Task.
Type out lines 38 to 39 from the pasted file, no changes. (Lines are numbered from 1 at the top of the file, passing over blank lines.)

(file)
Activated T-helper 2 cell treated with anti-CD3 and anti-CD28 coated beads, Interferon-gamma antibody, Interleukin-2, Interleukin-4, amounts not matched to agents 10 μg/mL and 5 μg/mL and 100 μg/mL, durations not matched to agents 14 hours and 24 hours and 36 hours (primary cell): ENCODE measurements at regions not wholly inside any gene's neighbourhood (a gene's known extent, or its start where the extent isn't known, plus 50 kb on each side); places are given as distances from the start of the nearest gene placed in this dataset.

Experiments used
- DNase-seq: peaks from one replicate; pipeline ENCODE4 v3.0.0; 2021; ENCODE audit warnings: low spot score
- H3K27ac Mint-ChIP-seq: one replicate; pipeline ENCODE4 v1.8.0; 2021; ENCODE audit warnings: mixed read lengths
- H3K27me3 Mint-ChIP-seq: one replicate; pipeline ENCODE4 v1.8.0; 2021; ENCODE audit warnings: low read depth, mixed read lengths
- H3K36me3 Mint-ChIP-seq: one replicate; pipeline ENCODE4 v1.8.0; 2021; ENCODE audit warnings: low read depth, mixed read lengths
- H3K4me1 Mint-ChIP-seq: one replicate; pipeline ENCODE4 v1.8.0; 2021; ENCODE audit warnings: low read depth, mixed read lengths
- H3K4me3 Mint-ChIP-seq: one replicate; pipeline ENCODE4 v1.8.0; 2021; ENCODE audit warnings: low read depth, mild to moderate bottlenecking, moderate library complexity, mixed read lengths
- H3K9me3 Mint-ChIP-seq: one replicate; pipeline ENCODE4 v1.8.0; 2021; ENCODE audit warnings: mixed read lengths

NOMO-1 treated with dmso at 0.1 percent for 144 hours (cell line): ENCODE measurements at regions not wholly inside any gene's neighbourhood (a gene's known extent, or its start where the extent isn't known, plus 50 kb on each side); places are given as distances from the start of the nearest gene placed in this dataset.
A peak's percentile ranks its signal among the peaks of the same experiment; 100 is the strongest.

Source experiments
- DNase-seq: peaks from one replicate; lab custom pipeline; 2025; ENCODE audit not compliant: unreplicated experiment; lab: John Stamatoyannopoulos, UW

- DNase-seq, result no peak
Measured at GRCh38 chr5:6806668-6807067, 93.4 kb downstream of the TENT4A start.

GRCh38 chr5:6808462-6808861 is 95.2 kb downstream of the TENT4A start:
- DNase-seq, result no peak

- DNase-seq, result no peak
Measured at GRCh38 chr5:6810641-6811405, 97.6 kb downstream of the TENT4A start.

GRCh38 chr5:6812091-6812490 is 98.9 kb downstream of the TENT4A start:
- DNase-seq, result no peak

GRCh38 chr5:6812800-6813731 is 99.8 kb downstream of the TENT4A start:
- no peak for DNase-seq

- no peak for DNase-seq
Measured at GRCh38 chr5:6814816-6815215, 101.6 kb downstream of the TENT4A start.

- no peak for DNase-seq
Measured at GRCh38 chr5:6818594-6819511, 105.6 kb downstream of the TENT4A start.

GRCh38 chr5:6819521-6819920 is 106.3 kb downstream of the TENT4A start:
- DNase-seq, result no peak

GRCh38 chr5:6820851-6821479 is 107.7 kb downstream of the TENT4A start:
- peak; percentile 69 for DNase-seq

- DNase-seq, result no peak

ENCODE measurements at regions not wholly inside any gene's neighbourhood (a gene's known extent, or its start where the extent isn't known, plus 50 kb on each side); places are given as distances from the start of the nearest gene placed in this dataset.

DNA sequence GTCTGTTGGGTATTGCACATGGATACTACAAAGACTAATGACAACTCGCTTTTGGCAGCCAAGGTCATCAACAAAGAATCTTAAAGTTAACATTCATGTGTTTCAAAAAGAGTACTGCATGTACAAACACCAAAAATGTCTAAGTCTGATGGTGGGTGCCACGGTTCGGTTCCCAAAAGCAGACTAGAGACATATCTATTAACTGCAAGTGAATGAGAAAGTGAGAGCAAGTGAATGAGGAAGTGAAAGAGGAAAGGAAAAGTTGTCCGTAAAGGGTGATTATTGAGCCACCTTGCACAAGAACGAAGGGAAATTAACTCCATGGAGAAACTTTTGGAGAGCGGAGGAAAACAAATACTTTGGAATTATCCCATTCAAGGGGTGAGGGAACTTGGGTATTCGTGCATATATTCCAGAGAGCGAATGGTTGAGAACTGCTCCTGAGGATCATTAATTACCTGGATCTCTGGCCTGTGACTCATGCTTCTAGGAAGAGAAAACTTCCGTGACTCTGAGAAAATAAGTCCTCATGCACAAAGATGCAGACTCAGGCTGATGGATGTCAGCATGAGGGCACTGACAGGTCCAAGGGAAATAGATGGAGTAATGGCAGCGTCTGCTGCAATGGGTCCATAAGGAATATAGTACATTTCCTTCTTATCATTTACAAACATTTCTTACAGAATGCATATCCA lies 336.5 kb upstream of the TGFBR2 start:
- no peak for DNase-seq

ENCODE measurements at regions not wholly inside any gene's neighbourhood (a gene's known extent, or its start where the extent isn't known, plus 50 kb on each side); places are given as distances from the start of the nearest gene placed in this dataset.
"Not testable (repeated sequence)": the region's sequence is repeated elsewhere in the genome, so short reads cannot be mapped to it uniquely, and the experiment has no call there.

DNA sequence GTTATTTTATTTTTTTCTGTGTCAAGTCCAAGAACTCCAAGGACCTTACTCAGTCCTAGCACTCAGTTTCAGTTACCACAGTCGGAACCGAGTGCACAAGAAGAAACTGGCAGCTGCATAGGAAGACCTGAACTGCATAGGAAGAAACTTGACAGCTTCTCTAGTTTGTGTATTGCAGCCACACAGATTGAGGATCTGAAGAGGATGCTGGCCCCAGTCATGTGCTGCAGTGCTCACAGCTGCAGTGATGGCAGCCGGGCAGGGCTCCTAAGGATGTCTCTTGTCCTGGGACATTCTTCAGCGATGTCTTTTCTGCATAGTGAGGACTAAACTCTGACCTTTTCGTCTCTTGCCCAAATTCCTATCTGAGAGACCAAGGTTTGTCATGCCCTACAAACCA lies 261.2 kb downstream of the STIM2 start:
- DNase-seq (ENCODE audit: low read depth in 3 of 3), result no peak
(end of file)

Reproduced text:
DNA sequence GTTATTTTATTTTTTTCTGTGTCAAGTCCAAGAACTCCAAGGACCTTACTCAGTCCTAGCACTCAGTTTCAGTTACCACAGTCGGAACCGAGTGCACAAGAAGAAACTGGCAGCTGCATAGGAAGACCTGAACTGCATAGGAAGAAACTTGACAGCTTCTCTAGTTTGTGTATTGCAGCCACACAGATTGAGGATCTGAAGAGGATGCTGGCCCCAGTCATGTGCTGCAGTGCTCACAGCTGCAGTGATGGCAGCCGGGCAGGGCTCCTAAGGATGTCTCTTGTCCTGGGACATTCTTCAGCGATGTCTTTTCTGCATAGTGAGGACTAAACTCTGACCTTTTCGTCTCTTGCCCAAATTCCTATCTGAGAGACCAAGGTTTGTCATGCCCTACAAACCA lies 261.2 kb downstream of the STIM2 start:
- DNase-seq (ENCODE audit: low read depth in 3 of 3), result no peak